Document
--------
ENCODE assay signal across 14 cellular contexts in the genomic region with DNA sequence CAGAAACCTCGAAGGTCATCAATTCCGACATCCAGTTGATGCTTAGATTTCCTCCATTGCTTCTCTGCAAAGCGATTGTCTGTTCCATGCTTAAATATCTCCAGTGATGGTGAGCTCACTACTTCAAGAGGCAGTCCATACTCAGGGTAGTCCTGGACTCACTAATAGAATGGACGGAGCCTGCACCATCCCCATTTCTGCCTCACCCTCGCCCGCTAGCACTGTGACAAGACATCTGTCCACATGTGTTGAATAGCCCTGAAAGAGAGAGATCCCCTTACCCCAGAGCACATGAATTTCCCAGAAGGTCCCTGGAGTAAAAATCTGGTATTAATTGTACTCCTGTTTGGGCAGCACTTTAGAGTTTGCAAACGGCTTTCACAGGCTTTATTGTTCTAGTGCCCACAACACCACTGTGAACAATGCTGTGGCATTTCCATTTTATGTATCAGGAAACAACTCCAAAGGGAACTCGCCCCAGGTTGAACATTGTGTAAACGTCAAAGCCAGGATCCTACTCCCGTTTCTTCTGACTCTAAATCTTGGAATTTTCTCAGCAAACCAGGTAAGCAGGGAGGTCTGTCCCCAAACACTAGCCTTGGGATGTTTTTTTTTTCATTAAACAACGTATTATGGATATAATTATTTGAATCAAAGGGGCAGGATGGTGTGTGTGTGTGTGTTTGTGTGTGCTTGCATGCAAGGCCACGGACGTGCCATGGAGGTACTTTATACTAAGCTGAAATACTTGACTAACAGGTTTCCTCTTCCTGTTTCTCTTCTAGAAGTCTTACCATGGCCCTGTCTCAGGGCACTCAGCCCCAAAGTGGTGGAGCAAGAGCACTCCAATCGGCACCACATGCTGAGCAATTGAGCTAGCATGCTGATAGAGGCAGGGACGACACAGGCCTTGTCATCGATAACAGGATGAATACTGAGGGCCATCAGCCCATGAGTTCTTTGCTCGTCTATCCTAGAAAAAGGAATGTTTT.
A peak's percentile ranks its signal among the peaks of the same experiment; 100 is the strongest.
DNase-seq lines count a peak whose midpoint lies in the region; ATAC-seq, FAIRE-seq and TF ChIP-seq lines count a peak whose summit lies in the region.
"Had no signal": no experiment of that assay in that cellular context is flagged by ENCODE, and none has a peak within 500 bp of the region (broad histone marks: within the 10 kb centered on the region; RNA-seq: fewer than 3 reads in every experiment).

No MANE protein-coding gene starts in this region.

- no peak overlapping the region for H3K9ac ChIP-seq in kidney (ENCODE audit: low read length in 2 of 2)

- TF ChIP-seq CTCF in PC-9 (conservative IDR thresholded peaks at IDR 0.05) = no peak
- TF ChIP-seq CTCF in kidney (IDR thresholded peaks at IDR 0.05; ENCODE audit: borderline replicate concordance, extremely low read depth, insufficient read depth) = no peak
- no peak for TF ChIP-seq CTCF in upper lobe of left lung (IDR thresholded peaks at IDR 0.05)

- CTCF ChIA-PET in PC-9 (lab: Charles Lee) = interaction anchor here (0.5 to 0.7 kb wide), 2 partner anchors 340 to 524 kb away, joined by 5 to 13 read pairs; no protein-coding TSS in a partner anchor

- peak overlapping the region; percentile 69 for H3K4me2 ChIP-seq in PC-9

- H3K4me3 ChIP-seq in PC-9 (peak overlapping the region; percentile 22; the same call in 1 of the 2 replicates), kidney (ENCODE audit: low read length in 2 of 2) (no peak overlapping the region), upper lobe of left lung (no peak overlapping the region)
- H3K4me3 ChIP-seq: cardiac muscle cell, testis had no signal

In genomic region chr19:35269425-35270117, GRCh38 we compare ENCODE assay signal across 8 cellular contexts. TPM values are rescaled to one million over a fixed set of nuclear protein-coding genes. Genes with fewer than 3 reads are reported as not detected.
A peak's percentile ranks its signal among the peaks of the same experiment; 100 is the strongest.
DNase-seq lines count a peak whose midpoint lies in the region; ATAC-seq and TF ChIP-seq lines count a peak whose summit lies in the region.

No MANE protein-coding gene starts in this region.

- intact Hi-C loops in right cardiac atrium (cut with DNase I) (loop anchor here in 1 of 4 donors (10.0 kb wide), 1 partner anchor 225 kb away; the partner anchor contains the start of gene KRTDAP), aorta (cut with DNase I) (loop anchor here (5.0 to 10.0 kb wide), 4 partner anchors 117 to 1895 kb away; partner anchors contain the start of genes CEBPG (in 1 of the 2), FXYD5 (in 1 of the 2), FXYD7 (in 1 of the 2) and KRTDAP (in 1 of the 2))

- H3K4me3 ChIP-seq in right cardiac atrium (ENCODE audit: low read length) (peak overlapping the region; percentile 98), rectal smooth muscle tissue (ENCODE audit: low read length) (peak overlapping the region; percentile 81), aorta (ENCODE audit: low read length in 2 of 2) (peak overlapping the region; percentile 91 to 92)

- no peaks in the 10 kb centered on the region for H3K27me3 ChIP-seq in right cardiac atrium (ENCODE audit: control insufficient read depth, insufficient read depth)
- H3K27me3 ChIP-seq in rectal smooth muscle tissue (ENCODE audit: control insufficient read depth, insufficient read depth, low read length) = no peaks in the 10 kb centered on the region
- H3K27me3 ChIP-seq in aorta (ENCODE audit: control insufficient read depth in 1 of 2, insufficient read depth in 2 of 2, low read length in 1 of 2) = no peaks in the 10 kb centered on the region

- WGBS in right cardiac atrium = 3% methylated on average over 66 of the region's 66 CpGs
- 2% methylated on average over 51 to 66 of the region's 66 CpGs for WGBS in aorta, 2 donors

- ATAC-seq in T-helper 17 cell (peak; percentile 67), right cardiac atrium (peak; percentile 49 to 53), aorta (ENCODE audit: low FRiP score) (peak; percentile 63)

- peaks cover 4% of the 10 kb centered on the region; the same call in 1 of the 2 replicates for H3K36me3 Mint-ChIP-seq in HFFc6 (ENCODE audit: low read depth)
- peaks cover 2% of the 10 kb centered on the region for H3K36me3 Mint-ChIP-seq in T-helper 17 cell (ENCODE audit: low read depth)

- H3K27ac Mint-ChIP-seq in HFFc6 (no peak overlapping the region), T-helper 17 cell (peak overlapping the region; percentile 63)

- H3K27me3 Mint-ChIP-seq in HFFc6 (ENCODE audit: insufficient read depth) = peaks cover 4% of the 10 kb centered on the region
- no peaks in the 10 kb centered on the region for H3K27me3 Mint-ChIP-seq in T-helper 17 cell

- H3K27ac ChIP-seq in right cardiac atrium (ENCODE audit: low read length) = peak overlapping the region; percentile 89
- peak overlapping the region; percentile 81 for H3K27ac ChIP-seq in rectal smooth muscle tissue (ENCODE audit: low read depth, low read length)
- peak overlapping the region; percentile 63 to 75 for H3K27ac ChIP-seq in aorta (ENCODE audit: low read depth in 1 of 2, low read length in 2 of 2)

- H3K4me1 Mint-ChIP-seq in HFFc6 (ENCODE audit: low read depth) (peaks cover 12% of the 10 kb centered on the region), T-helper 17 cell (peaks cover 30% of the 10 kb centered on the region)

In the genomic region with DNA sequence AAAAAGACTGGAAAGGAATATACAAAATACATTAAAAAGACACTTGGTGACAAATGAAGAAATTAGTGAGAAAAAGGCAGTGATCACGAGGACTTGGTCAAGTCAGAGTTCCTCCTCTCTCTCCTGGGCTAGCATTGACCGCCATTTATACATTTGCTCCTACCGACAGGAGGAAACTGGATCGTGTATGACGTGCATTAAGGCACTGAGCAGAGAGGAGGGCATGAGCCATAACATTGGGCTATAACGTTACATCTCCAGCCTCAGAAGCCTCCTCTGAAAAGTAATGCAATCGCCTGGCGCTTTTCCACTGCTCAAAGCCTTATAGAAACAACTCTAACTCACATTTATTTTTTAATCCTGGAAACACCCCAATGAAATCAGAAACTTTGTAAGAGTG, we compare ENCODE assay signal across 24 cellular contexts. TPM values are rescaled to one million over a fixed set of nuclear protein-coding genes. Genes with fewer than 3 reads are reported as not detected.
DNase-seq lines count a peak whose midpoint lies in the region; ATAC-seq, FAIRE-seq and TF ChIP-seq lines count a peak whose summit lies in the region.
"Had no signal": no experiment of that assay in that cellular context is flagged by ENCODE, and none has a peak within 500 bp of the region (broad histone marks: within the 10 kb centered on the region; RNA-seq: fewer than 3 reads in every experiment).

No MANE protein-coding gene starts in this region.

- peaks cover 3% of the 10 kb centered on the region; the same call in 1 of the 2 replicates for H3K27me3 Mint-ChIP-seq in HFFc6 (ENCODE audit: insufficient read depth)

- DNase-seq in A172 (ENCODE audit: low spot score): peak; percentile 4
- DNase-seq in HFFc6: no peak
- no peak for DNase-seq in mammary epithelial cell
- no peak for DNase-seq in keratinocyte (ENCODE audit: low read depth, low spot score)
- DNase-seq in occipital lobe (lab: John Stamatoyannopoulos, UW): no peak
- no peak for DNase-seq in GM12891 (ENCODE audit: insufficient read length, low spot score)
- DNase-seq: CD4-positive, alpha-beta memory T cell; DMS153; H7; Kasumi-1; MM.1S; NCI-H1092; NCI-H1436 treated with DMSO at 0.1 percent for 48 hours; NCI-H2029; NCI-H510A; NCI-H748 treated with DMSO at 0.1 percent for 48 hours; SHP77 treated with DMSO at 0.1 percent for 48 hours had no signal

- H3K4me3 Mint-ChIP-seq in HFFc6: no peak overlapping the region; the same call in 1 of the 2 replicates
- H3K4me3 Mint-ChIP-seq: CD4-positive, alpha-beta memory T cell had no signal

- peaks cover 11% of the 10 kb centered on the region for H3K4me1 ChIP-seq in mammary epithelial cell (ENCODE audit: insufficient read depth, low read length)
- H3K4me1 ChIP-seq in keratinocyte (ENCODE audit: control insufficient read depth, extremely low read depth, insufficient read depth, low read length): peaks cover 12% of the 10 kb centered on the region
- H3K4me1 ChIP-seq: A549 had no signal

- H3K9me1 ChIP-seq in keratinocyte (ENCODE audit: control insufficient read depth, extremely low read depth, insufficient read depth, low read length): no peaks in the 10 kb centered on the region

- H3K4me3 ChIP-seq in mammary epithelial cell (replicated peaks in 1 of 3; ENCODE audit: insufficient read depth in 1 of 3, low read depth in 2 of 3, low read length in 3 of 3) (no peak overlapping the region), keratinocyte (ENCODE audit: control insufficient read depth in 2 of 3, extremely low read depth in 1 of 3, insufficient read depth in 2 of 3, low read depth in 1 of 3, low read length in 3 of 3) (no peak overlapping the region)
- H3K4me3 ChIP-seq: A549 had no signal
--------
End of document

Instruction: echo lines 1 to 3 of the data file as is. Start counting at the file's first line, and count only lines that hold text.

ENCODE assay signal across 14 cellular contexts in the genomic region with DNA sequence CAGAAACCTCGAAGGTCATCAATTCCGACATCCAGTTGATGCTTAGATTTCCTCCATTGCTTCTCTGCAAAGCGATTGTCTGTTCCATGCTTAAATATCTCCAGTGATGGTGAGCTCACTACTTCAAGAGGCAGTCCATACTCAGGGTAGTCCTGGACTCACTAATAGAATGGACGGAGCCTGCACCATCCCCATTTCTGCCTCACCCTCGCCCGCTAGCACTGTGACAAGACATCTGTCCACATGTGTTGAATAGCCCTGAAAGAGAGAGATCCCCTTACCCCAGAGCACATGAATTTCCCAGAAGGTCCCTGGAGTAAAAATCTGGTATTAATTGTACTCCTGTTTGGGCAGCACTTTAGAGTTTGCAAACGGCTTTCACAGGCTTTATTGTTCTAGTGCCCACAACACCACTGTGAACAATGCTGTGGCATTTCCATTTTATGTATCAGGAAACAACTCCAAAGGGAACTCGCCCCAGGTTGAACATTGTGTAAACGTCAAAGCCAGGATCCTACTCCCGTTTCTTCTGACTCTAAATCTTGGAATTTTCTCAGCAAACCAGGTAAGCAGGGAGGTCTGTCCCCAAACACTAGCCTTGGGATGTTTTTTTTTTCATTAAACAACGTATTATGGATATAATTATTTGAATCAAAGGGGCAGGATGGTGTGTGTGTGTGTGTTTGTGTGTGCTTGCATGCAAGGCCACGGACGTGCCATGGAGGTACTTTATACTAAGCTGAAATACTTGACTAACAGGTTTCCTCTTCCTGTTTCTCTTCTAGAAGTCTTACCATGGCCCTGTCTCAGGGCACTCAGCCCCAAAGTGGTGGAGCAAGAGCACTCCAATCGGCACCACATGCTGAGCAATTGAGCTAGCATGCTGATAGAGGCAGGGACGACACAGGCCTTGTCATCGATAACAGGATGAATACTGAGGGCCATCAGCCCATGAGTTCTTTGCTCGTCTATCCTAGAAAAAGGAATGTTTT.
A peak's percentile ranks its signal among the peaks of the same experiment; 100 is the strongest.
DNase-seq lines count a peak whose midpoint lies in the region; ATAC-seq, FAIRE-seq and TF ChIP-seq lines count a peak whose summit lies in the region.